A flow-through entity – also known as a “pass-through entity” or “fiscally-transparent entity” – is a legal business entity where its profits flow directly to the investors/owners, and only the investors or owners are taxed on the income. The structure helps avoid double taxation, which is when an income from the same source is taxed both at a corporate and personal level.
Types of Flow-Through Entities
A flow-through entity can be categorized into three types:
1. Sole Proprietorships
A sole proprietorship, also known as a sole trader, is a business owned and operated by a single individual. There is no legal distinction between the owner and the company—both operate as the same legal entity.
In such a case, the income of the entity is the same as the income of the sole owner of the entity. This income is reported by the individual in their personal tax returns (Schedule C). The Internal Revenue Services (IRS) also considers this as a disregarded entity since the revenue is treated the same as the owner’s personal income.
2. Limited Liability Companies (LLCs)
A limited liability company (LLC) is a business structure that combines flow-through taxation with limited liability – whereby the owners or partners are not personally responsible for the company’s debt obligations.
The entities are given the option to elect the tax structure that applies to them – a disregarded entity, a corporation, and so on. Several LLCs choose to be taxed as a partnership, where the profits/losses are allocated across the LLC owners/shareholders as per the formal ownership agreement and taxed individually.
3. S Corporations
S Corporations are closely held forms of LLCs, whereby ownership is limited to certain individuals, trusts, and estates, and less than 100 shareholders.
S Corporations are required to file corporate taxes, but profits are reflected in Schedule E of their personal income taxes. A new law states that from 2018-2025, an S Corporation allows shareholders to claim a 20% deduction from the tax on their share of profit.
Advantages of a Flow-Through Entity
There are two major reasons why owners choose a flow-through entity:
1. Tax advantages
The entity’s income only goes through a single layer of tax rather than two – corporate tax and shareholder tax. It allows owners/shareholders to receive higher net returns on their investment.
2. Lower financial risk
Individuals generally cannot use the income earned through a source to offset losses from another. However, shareholders of a flow-through entity can deduct business losses from their personal incomes coming through other sources.
Disadvantages of a Flow-Through Entity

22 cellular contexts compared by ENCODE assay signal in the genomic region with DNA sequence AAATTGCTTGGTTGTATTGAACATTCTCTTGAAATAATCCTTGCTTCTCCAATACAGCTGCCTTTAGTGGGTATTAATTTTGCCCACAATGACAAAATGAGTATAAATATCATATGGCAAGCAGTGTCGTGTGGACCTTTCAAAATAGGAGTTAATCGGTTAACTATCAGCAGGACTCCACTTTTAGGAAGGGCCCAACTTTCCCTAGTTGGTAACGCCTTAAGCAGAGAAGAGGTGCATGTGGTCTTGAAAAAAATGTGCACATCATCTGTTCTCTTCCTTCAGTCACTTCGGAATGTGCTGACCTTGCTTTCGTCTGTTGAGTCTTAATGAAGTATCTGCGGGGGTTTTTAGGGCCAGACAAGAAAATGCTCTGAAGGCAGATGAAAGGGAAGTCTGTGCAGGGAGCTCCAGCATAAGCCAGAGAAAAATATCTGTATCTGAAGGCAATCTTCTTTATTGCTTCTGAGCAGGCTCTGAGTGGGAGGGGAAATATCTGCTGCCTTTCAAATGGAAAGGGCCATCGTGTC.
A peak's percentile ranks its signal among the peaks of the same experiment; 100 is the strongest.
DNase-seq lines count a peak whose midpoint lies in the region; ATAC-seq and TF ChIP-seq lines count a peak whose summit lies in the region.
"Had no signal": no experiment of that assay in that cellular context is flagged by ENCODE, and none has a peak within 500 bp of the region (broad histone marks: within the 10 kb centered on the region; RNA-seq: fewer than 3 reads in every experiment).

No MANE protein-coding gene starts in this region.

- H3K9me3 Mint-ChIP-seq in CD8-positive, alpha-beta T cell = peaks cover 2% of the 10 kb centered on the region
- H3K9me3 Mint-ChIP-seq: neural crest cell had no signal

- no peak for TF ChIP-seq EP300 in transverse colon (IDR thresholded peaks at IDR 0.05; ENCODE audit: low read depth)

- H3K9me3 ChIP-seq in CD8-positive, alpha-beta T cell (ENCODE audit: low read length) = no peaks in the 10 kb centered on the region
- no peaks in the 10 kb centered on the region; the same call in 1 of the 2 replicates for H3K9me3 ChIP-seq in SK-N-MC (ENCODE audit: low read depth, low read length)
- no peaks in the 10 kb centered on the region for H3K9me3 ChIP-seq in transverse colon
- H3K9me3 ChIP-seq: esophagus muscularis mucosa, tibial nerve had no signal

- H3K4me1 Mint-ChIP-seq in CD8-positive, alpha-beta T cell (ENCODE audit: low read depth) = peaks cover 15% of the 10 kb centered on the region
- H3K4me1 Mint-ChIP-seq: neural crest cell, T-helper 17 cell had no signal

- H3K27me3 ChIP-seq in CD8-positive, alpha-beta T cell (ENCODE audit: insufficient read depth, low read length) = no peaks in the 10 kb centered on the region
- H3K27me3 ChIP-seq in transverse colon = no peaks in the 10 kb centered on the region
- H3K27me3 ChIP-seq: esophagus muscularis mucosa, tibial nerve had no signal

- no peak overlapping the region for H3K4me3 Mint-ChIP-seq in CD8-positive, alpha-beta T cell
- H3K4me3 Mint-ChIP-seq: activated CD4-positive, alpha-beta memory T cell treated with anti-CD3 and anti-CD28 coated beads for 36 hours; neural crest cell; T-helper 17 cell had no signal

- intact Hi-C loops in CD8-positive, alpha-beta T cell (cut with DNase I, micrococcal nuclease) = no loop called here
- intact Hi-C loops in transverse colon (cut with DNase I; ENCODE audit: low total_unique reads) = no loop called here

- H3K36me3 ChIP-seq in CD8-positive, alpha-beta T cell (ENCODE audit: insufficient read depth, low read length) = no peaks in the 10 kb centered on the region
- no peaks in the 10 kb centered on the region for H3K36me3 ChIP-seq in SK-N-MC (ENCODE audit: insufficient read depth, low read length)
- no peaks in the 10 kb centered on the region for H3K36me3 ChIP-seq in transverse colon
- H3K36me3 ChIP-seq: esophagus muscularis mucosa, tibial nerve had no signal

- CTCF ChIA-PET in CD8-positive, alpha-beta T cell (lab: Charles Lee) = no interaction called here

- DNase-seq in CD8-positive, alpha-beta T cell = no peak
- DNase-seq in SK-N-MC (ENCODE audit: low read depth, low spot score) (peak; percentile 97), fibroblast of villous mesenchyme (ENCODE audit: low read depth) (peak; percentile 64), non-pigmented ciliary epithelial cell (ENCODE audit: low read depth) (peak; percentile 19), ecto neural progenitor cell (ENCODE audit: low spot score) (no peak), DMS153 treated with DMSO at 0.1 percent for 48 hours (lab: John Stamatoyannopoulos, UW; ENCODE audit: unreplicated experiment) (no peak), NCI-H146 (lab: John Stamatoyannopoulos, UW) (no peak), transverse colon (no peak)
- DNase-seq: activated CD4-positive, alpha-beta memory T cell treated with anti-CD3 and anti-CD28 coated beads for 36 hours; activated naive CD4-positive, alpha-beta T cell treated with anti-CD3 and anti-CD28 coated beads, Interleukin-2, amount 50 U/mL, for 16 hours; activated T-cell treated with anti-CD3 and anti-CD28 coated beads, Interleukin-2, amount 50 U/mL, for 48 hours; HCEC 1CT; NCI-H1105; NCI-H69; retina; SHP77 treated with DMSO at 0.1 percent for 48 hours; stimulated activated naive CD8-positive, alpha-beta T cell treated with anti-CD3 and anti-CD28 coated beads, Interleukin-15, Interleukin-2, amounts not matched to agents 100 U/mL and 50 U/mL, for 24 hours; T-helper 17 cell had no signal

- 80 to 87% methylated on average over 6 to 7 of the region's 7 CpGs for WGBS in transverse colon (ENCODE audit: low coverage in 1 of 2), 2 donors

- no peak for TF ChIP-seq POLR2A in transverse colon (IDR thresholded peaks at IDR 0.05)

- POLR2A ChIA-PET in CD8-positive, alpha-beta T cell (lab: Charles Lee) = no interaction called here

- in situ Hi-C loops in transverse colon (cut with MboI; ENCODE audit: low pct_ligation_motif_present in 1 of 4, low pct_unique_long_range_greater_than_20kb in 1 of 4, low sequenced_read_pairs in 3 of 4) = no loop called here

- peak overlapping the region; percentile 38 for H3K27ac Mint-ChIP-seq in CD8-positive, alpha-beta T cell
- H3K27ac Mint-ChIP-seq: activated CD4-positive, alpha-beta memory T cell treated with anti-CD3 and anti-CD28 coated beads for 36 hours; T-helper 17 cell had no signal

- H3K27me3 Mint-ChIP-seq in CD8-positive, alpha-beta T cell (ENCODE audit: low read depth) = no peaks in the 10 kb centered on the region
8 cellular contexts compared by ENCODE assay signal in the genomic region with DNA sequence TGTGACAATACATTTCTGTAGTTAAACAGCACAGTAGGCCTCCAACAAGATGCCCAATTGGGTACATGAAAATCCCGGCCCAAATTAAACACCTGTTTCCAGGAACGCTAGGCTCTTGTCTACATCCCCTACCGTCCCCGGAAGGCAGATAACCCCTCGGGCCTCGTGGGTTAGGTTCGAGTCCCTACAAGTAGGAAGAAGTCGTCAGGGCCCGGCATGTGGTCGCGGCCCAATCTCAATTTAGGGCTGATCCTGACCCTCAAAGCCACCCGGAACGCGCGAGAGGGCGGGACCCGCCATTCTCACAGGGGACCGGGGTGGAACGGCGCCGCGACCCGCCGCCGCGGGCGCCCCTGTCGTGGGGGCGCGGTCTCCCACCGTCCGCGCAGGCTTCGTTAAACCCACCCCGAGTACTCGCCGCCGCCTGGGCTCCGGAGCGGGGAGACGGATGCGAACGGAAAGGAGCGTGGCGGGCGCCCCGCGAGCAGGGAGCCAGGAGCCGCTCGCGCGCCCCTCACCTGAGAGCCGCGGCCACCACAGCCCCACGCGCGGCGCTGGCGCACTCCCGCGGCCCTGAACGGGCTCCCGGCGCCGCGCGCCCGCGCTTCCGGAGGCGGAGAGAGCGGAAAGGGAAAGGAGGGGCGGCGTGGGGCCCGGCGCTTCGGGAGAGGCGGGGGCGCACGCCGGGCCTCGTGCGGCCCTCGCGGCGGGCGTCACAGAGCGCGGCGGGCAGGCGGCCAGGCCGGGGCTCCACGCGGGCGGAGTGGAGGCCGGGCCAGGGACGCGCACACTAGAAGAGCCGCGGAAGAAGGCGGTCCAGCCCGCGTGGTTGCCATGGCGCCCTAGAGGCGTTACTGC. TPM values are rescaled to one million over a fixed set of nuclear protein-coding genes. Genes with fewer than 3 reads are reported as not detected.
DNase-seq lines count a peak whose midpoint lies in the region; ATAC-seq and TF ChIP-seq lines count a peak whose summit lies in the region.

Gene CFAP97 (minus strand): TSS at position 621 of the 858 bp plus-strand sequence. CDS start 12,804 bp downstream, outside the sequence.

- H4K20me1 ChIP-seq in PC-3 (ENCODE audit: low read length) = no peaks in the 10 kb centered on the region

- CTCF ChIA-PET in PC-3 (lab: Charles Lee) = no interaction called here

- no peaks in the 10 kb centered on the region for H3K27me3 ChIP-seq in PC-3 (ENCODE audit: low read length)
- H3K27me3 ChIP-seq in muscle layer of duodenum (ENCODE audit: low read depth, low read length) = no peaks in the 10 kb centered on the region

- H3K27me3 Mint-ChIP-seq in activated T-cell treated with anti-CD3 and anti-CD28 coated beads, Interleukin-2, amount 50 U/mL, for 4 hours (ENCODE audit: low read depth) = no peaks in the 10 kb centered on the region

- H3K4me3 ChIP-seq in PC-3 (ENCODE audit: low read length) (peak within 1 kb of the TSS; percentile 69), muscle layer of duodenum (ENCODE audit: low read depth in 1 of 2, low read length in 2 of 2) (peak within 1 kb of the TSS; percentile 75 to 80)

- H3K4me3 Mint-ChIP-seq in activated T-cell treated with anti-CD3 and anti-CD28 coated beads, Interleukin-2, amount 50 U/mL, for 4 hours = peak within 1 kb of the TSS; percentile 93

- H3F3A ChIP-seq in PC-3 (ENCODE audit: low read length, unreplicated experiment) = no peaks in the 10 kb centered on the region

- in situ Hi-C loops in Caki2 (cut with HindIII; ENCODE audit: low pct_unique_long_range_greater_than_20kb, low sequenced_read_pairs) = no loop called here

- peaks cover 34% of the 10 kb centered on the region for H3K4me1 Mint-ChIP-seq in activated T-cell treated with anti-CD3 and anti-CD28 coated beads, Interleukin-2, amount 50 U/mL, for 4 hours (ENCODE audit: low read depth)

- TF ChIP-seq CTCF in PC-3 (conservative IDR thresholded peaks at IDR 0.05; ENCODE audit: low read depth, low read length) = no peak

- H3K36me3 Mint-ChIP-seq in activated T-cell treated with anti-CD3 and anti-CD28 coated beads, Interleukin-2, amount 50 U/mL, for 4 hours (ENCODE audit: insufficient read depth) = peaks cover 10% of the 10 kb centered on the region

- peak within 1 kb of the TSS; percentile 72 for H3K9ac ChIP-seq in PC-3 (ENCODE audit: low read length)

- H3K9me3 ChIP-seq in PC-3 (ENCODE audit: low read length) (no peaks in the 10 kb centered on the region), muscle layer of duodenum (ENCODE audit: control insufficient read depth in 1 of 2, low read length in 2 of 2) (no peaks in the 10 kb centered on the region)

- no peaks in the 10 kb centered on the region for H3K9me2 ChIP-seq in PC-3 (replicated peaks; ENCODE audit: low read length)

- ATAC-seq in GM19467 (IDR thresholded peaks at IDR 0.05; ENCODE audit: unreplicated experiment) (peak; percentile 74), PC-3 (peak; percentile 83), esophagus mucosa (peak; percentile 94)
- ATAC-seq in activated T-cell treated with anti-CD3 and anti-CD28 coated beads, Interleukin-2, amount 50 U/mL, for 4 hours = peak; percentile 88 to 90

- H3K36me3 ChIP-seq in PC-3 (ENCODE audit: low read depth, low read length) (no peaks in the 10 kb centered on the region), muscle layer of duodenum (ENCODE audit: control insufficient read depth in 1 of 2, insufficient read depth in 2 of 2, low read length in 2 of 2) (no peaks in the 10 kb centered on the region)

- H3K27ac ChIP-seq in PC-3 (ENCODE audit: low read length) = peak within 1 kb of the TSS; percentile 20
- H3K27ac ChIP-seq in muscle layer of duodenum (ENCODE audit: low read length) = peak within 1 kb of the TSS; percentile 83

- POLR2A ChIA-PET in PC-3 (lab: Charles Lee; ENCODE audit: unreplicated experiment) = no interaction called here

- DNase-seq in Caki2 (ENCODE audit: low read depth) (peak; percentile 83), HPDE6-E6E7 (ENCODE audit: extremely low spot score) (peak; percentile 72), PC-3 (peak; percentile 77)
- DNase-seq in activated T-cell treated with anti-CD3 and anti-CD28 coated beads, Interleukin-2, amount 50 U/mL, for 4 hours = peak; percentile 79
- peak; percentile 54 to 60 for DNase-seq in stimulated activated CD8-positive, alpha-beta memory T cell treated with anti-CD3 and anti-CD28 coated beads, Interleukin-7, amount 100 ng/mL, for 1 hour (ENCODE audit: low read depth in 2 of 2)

Although a flow-through entity brings several advantages to shareholders and owners, some drawbacks also need to be evaluated before a flow-through tax structure is elected for one’s entity.
1. Potential income tax burden
Specifically, for sole proprietorships, there is always the dilemma in reinvesting the profits of the entity due to the burden falling on personal income taxes – even if the owners do not retain profits or pay dividends to themselves, they are taxed for it due to the direct flow-through.
2. Complicated process for charitable deductions
Also, deducting charitable endowments is a complicated process in a flow-through entity. If a shareholder plans to allocate significant monetary donations to charities, they would be better off adopting the tax structure of C Corporations.
Company X is owned by two businessmen in Los Angeles. The basic financials of X are as follows:
Since it is a flow-through entity, the owners must report their earnings as income when filing personal income taxes. Given that it is a partnership, the income to each owner will be half of $80,000 – both will report an income of $40,000 each.
Assuming they do not receive multiple sources of income and that they aren’t married, as per the U.S. Income Tax Calculator, they would be taxed $6,202. It means, in all, the entity paid around $12,404 (double of $6,202) in taxes, which comes up to a 15.5% tax rate.
If it were not a flow-through entity, the corporate income tax rate applied to the entity’s total income would be 21%, as prescribed by U.S. laws and regulations in 2020. More so, it does not accommodate the additional taxes that would be paid when individual owners file their personal income taxes, thus losing more money compared to the 15.5% tax rate, making the adoption of a flow-through tax structure a beneficial choice.
CFI offers the Capital Markets & Securities Analyst (CMSA)® certification program for those looking to take their careers to the next level. To keep learning and advancing your career, the following resources will be helpful:
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